Tuesday, March 1 at 12:15 PM, “Where the Rubber Meets the Road: Police Encounters.” “Lonny the Street Lawyer” dissects the most controversial interaction that occurs on a daily basis: the government vs. the individual. This engagement usually manifests itself when law enforcement officers interact with a member of the public. Increasingly in the past few years, police interaction has become the point of discussion regarding individual rights, race, economic status, and the role of government. Having represented over 4,000 criminal defendants in his career, Lonny Bramzon has a comprehensive perspective on police encounters with the public. He will break down how these situations are initiated all the way through how they are resolved. He will explain what really, really goes down in our streets.Lonny Bramzon’s talk is one of the Spring 2016 series of lectures presented by The Osher Lifelong Learning Institute. All lectures are free and open to the public, no reservation needed. In the Lower Level of Temple Baptist Church at 3850 Nebraska Ave. NW. For details on the full series, visit:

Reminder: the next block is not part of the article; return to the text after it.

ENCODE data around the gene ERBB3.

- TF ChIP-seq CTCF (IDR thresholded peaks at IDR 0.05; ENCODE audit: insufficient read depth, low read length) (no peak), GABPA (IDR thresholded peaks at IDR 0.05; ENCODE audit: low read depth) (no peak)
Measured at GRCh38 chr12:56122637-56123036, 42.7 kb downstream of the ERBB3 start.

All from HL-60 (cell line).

Wednesday, March 2 from 6:45 - 8 PM, Making a Difference: How to Create Stem Cells and Have Their Products Change the World,” a lecture by Dr. Dominique Bergmann, Howard Hughes Medical Institute Department of Biology, Stanford University and adjunct staff member, Department of Plant Biology, Carnegie Institution for Science. Standing strong and silent, plants are all around us, both shaping our world and responding to it. Plants can live for hundreds, if not thousands of years, continuously renewing themselves through active stem cells, yet also avoiding cancer. What lessons might we learn about our own biological potential from a closer look at their life strategies? Free but registration required at At the Carnegie Institution, 1530 P Street NW.    

Wednesday, March 2 at 7 PM, Author Talk: “Things I Did When I Was Hangry.” Join author Annie Mahon for her talk on “Things I Did When I Was Hangry: Navigating A Peaceful Relationship With Food.” After years of struggling with eating disorders and anxiety around food and eating, Annie Mahon figured that having a path, any path, is helpful. When she read The Miracle of Mindfulness by Thich Nhat Hanh, she changed her relationship with food and transformed nearly every aspect of her life. “In Things I Did When I Was Hangry,” Annie shares her path to mindful cooking and eating. Free. At the Tenley-Friendship Library, 4450 Wisconsin Avenue NW,

No comments:

Post a Comment